Using Mount Vernon to Teach with Music
The Washington family loved music. At home, Martha Washington, as well as her children and grandchildren, all studied music. Most notably, the Washingtons’ granddaughter, Eleanore “Nelly” Custis was accomplished on the harpsichord. During his military career, George Washington valued the music of the fife and drums and as president music served him in both ceremonial and honorific ways, such as with the tune "Hail Columbia." Today, life at George Washington’s Mount Vernon comes alive with music through live performances, audio and video recordings, investigation of objects, and analysis of lyrics and music style. Each of these techniques can be “instrumental” in connecting students in your classroom to life in the 18th century.
Teaching with Music Tips:
Analyzing 18th-century lyrics can be accomplished using a similar approach to more traditional 18th-century texts. When accompanied by an analysis of melody and musical style, students can increase their depth of understanding. The historical context and symbolic significance of tunes like “Yankee Doodle” or “British Grenadiers” can help inform students if the song was written as an insult (the former) or an honor (the latter).
Lyricists in the 18th century often parodied existing tunes and wrote new, timely lyrics to comment on contemporary events. Identifying if the lyrics were religious, popular, or ceremonial can help students understand the larger context of changing attitudes during a time period. Parodies of Yankee Doodle highlight different perspectives and moments of the American Revolution. Sometimes a parody was re-parodied and a musical dialogue played out via newspapers printing lyrics. This was the case between patriots and loyalists with “The Liberty Song”.
Combining a musical instrument, contemporary recordings, and historic accounts left by those who listened to the music allows students to use rich, multi-sensory methods of inquiry. Music, accompanied by dance, not only allows students to learn through movement, but also helps teach about 18th-century class and gender distinctions. Different dance styles and traditions raise interesting questions about the impact of democracy on class hierarchy in the Revolutionary and early Republic eras.
Many 18th-century music documents from the American continent were written without music notation, as melodies were familiar and notation was difficult for printers to produce. The few printers who were equipped with musical type, mainly those living in Boston and Philadelphia, tended to focus on printing sacred music. Secular music, such as parodies of familiar tunes, were most often printed as text-only broadsides.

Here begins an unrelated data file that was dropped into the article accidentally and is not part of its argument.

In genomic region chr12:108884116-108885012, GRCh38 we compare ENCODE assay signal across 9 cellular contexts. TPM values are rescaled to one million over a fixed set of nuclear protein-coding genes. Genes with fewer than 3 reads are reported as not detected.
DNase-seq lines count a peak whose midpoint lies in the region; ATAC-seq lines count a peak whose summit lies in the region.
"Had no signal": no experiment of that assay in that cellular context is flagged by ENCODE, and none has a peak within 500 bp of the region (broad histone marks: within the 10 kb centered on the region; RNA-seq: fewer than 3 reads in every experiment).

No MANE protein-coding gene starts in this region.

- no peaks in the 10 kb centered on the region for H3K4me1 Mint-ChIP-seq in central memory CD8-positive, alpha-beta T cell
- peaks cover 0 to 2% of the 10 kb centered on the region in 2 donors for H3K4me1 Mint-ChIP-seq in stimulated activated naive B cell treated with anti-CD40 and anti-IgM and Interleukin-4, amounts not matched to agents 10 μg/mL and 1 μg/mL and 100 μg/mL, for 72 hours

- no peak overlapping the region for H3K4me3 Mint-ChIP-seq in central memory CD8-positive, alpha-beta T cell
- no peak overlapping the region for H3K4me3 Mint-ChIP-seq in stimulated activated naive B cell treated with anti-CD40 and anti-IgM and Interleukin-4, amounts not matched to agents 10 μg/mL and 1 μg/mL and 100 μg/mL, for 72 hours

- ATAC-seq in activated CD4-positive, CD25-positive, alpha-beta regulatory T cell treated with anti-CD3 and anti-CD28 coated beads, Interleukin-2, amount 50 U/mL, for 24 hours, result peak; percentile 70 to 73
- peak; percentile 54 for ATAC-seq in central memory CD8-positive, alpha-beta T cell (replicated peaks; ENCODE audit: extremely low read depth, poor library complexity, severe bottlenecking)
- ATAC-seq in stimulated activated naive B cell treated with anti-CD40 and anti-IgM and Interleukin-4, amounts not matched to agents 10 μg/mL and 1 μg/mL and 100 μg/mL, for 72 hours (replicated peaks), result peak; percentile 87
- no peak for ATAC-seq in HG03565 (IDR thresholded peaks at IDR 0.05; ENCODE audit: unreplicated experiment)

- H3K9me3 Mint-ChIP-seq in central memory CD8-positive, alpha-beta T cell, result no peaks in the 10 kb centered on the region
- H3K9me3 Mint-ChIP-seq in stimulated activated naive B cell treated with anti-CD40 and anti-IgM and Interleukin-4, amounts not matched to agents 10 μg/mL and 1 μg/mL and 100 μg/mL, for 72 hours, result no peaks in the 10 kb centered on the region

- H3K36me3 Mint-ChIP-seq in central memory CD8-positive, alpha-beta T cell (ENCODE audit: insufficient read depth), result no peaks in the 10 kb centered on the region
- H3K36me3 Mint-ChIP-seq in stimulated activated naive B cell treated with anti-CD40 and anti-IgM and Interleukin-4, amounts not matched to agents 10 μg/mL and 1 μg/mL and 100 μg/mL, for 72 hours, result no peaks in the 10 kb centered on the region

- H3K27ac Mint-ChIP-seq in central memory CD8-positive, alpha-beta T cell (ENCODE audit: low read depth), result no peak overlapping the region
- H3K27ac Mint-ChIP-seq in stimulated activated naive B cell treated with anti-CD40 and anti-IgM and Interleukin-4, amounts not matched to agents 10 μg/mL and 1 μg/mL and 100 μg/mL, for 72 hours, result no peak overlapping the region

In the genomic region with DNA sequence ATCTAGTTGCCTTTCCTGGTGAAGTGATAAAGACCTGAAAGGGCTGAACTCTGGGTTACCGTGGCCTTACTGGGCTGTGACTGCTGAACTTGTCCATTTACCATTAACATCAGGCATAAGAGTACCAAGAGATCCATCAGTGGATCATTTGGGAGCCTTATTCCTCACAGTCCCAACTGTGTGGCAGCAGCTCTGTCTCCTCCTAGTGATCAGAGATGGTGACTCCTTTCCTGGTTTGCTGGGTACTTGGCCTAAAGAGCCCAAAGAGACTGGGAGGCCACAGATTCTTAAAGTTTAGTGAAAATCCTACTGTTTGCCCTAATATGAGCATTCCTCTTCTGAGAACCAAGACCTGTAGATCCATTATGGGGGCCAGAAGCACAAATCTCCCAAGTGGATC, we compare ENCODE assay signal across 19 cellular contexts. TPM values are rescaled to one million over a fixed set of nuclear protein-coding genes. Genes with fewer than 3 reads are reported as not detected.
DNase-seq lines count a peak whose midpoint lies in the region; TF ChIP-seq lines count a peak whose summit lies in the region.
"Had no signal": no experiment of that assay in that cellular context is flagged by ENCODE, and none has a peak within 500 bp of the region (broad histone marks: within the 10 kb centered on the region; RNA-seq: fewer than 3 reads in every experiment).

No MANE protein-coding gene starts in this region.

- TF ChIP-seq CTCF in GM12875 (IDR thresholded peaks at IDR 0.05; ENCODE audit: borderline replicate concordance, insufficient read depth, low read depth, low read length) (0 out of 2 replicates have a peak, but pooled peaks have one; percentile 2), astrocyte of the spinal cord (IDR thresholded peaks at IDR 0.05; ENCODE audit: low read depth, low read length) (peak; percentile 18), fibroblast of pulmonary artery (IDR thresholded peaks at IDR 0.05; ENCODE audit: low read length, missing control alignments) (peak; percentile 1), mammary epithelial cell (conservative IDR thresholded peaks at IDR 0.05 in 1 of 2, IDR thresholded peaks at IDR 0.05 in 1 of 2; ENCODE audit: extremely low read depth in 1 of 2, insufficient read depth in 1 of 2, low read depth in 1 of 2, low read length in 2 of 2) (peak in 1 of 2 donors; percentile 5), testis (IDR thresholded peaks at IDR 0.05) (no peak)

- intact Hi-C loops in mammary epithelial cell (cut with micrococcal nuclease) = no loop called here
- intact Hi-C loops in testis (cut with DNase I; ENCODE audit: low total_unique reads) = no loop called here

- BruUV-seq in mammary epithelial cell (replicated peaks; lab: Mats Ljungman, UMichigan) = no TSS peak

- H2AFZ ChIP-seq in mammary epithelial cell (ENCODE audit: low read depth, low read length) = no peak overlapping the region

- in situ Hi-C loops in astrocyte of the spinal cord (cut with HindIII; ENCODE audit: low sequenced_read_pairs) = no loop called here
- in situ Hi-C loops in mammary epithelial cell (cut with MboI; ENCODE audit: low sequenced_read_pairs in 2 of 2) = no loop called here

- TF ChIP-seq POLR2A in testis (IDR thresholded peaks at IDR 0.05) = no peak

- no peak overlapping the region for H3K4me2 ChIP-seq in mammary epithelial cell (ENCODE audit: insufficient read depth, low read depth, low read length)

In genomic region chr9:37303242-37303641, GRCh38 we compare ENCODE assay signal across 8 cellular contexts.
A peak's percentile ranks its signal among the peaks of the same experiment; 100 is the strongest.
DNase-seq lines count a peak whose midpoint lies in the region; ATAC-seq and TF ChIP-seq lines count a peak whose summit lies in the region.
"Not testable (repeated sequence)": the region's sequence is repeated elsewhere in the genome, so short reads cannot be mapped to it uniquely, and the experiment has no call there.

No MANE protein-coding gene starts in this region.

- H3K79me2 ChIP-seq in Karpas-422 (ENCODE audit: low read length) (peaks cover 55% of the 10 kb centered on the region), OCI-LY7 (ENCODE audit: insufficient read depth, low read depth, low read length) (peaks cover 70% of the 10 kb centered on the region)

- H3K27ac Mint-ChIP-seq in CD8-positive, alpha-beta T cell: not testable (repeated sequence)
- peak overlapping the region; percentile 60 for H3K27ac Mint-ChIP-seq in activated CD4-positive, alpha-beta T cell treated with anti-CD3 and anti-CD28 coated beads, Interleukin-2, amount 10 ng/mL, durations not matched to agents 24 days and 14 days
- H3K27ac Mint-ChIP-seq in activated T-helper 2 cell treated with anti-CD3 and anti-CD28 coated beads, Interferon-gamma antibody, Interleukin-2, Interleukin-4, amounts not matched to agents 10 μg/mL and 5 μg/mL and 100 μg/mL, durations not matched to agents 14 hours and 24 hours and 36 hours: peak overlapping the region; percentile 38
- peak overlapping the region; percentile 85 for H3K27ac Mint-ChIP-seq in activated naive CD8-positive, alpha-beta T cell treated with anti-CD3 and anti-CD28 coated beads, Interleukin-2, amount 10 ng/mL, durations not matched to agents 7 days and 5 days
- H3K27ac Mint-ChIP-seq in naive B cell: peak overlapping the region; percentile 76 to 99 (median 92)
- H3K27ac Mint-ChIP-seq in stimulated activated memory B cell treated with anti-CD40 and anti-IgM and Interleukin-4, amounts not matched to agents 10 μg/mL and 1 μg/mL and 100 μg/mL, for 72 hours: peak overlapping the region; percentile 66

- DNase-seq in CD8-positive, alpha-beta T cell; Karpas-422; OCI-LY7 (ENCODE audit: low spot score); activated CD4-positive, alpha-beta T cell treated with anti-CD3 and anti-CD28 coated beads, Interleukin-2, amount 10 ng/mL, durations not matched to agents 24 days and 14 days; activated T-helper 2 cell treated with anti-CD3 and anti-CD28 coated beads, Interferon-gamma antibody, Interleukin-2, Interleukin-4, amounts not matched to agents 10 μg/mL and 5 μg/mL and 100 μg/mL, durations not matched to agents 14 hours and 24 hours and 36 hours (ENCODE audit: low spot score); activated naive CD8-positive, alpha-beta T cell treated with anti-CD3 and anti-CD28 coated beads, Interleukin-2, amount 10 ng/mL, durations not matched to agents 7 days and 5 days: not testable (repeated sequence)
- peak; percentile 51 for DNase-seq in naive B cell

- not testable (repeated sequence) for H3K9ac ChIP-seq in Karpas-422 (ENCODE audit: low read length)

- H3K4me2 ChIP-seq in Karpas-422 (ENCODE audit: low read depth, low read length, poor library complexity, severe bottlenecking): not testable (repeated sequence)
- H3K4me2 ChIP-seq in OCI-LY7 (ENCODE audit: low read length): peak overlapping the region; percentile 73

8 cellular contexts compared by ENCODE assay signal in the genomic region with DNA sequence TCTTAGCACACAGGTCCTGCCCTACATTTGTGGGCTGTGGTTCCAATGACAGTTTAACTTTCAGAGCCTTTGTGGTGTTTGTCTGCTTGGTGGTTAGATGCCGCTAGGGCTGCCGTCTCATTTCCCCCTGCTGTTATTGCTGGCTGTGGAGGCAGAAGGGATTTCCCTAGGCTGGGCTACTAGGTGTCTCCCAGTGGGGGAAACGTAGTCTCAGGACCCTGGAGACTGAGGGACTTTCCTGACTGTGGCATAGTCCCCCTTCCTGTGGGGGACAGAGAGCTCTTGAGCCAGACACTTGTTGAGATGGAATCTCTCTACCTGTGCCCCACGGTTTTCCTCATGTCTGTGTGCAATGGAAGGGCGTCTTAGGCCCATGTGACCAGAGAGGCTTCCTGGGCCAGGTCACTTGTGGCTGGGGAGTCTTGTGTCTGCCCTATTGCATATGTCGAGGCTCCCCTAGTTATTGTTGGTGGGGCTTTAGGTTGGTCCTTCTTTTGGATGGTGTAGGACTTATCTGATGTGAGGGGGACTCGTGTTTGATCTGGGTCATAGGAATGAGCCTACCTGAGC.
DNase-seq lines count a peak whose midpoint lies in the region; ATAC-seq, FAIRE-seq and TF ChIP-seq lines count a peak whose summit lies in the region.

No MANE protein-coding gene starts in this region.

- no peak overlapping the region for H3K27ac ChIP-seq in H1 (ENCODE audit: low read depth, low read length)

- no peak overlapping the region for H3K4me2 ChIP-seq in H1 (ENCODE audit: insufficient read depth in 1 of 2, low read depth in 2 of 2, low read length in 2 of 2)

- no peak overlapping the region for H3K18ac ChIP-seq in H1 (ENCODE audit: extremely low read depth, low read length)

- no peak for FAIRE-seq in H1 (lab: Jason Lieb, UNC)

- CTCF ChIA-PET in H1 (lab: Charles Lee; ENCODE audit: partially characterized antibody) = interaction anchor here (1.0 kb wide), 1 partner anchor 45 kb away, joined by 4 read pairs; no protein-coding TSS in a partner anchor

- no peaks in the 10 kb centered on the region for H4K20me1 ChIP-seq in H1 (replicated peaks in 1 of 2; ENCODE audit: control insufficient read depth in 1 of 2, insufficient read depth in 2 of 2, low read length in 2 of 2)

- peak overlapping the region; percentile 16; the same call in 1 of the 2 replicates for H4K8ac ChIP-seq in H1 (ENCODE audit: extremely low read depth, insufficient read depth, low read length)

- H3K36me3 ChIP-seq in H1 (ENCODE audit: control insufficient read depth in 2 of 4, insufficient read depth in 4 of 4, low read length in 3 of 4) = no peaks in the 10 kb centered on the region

Mount Vernon uses musical performances by fife and drum corps to bring the military action of the Revolutionary War to life. In Washington’s own words (General Orders, June 4, 1777): “Nothing is more agreeable, and ornamental, than good music…every officer, for the credit of his corps, should take care to provide it.”
George and Martha Washington ensured music was part of Mount Vernon by purchasing instruments and lessons for the children that grew up there. We have preserved the family harpsichord often associated with Martha’s Granddaughter Nelly, and are making a playable replica of the instrument. Music was a common form of evening entertainment at Mount Vernon according to the recollections of guests over the years. Among the upper class, music had proscribed gender roles which the Washingtons abided by. They purchased two keyboard instruments as well as an English guitar for Martha’s daughter and granddaughter, while a violin and German flute were provided for Martha’s son.
Many songs were written to honor George Washington during his life; singing about his accomplishments was akin to praising the young United States since his biography was so entwined with the forming of the new nation. It is through song that we see George Washington most vividly as a symbol of the new nation. “He Comes, A Hero Comes” is a great example of a piece of music which combines his life with images of freedom and America.
The documentary record of music created by enslaved individuals on plantations throughout the 18th century is small. Most of what we know comes from records kept by visitors to other plantations and descriptions of runaways. These sources show that many enslaved individuals were skilled musicians and that music played a key part of their lives. The environment and mix of cultures that produced music on other plantation also existed at Mount Vernon. Documented songs such as “Hoe Emma Hoe” were not recorded until the 19th century, but may date back to Washington's time.